Charities. Our family commitments. Our work commitments. Our political beliefs. Our spending choices. Our savings and investing choices.
So often, we give lip service to these things, saying that we find them important and even, on some level, believing that they’re important, but when push comes to shove, they’re not really important in our lives.
A good way to explain this is to use the example of why I decided to leave my last job before taking up The Simple Dollar full time.
When my wife and I found out that we were pregnant with our first child in 2005, it was a life-changing moment. I decided, on a very deep level, that I would never allow myself to be the kind of father who wasn’t there for his children, no matter what. I told other people about this, too – my children were, flat out, going to be the center of my life.
My son was born, and what did I find myself doing? I found myself, if anything, focusing more intensely on my job than before. I was traveling constantly (at least it seemed like it) and when I wasn’t traveling, I was often spending weekends fixing problems that had cropped up at work. Even on the day he was born, I was engaged with conflicts about my job.
It finally came to a head when I was traveling for work in 2007. My wife called me to tell me that my son had taken his first steps in our living room. I was excited, but as I sat there alone in my hotel room after hanging up the phone, I realized that I had just been paying lip service to the idea of being dedicated to my family.
It was what I wanted on some level and it was what I told others about, but when it came down to the choices I was actually making, my family wasn’t my top priority.
I had a choice to make. Was I going to live up to my words and promises, both to myself and others, or was I going to allow all of my pledges to my family be mere lip service?
In 2008, I walked away from a job I loved very much into a very scary unknown path, with uncertain income and an uncertain future. I had as many bases covered as I possibly could, with writing opportunities and other freelance work lined up, but leaving behind a secure job I loved very much was scary to say the least.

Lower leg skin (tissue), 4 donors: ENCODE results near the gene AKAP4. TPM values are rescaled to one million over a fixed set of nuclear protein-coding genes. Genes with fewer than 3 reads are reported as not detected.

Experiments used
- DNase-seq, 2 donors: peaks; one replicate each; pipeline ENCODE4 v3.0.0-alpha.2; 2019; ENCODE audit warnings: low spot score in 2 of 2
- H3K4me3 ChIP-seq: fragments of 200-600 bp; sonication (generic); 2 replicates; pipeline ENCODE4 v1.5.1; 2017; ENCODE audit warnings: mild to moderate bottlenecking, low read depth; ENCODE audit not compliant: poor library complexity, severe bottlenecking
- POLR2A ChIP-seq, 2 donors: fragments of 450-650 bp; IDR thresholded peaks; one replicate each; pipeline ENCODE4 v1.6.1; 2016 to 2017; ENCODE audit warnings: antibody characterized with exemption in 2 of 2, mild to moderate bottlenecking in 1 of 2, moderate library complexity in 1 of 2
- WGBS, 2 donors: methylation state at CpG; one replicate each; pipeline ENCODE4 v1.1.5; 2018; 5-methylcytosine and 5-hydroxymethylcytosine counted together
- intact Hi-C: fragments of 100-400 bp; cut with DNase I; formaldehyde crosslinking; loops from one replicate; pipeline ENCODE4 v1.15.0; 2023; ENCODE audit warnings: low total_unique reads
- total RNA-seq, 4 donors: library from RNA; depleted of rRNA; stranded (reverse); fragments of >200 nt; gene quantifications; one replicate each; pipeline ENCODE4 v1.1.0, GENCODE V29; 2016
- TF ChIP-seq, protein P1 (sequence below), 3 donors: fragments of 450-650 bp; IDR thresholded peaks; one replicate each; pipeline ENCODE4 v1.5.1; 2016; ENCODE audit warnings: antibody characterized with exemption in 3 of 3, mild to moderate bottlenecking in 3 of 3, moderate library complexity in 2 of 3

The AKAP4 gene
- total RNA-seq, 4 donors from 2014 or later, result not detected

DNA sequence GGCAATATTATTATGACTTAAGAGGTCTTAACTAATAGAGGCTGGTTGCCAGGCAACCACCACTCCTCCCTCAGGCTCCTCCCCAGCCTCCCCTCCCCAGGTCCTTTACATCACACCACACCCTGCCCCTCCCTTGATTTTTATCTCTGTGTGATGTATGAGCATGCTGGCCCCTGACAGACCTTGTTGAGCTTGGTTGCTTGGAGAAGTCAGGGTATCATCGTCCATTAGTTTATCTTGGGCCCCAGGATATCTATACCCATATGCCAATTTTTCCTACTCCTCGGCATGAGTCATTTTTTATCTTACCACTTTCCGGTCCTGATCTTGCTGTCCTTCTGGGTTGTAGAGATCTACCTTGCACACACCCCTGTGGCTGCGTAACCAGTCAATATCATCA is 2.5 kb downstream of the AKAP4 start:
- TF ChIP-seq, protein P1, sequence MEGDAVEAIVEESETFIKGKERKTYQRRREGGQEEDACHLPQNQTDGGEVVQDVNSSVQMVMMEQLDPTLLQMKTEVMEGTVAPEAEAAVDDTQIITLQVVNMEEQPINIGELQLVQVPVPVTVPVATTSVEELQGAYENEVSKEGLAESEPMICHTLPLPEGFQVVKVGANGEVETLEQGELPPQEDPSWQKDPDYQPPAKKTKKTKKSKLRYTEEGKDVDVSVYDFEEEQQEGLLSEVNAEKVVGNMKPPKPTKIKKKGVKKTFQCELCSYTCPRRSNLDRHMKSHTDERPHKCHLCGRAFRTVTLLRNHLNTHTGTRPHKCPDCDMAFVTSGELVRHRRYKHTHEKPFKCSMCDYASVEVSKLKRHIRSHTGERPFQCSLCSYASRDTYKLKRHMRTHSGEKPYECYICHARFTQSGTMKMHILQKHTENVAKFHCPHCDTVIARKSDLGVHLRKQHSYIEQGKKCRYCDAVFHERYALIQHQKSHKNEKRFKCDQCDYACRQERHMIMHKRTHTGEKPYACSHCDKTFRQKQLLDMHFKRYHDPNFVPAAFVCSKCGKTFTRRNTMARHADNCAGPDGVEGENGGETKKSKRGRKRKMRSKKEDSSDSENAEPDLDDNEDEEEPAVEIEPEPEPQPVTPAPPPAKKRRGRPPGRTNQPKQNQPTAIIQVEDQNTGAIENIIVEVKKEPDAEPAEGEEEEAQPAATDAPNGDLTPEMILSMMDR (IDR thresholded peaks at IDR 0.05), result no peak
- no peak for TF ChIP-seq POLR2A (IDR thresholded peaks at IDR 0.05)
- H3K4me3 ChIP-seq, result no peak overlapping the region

Today, I know it was the right choice. The stress and personal conflict of my previous job was immense and I’ve found that, over the past two years, I’ve ben able to be the person I wanted to believe that I was. I am a father and a husband that is there for his children when they need him. I am the kind of father who can spend an afternoon at the park with his kids and is always right there when they need help or advice or a hug.
Reflecting on this has made me ask myself what I pay lip service to in other areas of my life. Charities? Financial obligations? Spending promises? Statements to family and friends and loved ones?
In what areas of my life do I talk big but fail to really follow through?
I don’t feel that I give enough to charities, but I usually keep my charitable giving quiet. Sometimes, I don’t feel that I hold as strongly as I should to my spending pledges – I give in sometimes and spend more than I should, particularly on items like board games that I can easily share with friends and loved ones.
What areas of your life do you talk about and think of as important to you, but you fail to follow through on?
This is more important than you think. A person who pays a lot of lip service without a lot of action can easily develop a negative and unreliable reputation among the people around them. On the flip side, people who actually live up to what they say are viewed as reliable and are given a positive reputation among the people around them.
Reputation is valuable. Your reputation precedes you and helps (or hinders) in building future relationships. It helps you when you need help the most: with projects, with job hunts, and so on.
More importantly, to me at least, when you’re actually living up to what you’ve promised to yourself, you feel far more empowered on a day-to-day basis.
My life has drastically improved since I stepped back and chose to become the person I always told others that I was. At times, I miss my previous work greatly, but when I hear my children chattering away (as I do right now, since they’ve just woken from their nap), I know with every ounce of my being that I made the right choice.